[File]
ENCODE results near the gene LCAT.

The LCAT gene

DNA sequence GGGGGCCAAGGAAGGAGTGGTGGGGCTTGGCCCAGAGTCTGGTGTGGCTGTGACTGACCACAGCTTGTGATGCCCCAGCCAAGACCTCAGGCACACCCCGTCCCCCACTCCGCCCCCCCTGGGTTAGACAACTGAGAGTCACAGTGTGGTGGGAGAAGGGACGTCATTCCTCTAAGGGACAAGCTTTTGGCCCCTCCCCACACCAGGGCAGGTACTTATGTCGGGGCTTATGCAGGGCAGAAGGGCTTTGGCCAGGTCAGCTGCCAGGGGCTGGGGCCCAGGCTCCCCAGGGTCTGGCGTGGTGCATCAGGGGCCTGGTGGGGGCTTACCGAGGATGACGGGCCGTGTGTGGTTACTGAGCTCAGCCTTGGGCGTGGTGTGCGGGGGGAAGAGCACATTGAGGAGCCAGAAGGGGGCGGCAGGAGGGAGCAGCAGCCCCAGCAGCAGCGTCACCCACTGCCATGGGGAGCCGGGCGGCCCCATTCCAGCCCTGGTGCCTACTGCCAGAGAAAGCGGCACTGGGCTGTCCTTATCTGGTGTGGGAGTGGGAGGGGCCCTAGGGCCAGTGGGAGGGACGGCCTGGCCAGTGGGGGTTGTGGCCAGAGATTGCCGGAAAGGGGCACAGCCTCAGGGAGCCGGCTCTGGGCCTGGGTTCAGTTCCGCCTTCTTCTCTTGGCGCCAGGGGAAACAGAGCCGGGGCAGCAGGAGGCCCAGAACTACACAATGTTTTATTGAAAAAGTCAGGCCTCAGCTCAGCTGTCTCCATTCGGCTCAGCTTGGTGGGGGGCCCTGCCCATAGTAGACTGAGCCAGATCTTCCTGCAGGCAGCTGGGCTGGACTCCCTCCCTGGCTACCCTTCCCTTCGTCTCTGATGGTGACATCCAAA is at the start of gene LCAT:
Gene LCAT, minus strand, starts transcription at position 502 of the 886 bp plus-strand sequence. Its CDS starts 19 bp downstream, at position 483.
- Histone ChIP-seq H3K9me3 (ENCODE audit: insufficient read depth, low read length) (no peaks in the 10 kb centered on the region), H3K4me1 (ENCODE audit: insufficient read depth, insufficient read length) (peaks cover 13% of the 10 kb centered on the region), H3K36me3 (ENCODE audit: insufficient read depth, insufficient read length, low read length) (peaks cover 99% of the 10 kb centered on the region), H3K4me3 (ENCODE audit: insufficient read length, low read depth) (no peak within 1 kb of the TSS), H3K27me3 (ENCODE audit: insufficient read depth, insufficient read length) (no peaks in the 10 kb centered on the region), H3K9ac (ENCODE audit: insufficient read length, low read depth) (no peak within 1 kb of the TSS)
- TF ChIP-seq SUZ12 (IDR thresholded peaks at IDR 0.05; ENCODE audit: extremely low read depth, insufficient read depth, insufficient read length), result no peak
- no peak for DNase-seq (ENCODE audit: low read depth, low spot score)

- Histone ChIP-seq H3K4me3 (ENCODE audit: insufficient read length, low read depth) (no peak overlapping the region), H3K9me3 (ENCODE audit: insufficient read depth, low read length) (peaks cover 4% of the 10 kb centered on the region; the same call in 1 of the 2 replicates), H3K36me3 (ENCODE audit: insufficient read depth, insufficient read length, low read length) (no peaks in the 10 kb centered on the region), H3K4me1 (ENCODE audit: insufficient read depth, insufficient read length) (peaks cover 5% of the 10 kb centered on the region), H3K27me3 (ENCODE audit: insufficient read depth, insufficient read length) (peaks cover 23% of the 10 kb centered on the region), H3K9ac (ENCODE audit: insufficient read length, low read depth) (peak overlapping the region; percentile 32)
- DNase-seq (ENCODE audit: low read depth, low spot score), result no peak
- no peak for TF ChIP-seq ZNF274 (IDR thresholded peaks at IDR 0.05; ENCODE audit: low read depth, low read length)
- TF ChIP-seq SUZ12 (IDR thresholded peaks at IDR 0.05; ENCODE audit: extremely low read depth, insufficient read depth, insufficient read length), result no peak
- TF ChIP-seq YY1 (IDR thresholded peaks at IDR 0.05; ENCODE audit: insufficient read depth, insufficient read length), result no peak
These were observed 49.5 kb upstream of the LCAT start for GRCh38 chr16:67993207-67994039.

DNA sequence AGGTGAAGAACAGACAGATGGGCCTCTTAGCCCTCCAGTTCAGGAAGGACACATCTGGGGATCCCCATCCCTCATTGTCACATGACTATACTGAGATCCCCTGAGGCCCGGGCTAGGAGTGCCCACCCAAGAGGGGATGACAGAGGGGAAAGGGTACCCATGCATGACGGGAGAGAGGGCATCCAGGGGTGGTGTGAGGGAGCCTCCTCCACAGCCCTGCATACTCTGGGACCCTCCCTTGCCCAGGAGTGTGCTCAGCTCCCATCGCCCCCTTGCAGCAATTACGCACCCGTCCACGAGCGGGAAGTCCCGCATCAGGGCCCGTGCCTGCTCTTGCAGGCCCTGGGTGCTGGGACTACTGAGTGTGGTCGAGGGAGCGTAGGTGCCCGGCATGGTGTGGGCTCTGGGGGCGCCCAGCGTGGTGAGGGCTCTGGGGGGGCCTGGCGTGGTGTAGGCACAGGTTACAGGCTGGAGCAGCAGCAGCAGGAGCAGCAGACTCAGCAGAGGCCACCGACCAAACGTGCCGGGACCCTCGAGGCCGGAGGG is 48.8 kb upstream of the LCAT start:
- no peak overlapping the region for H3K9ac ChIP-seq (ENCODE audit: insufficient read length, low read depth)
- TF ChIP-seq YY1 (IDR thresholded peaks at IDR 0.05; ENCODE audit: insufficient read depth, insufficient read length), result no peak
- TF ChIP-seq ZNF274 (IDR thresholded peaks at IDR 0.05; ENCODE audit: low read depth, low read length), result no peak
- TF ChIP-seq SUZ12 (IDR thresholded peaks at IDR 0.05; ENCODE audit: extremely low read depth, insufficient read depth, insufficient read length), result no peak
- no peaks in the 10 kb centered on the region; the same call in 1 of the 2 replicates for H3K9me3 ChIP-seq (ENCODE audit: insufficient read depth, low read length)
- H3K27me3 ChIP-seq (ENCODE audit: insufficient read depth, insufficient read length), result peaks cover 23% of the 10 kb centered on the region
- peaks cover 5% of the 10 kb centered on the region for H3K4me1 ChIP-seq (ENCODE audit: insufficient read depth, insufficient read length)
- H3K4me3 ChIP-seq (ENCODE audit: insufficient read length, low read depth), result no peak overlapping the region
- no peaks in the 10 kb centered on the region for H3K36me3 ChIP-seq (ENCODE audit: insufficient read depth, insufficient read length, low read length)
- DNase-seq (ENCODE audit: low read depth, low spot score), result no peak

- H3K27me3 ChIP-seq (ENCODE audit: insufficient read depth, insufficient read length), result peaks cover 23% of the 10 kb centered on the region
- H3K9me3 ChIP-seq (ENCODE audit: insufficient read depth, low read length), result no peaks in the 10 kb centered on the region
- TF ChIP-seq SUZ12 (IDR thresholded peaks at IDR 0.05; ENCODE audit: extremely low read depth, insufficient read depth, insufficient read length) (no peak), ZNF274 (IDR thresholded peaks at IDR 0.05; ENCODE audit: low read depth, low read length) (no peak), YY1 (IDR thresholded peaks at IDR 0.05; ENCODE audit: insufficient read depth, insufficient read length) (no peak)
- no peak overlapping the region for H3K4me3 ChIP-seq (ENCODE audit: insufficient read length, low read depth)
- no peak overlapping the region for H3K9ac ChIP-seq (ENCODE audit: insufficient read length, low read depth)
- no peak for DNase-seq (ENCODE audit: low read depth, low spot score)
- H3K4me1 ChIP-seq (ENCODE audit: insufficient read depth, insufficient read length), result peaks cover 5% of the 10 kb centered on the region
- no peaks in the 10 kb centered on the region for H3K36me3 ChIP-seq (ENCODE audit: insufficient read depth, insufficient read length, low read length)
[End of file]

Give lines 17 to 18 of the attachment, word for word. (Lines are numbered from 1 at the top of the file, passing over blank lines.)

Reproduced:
- TF ChIP-seq ZNF274 (IDR thresholded peaks at IDR 0.05; ENCODE audit: low read depth, low read length), result no peak
- TF ChIP-seq SUZ12 (IDR thresholded peaks at IDR 0.05; ENCODE audit: extremely low read depth, insufficient read depth, insufficient read length), result no peak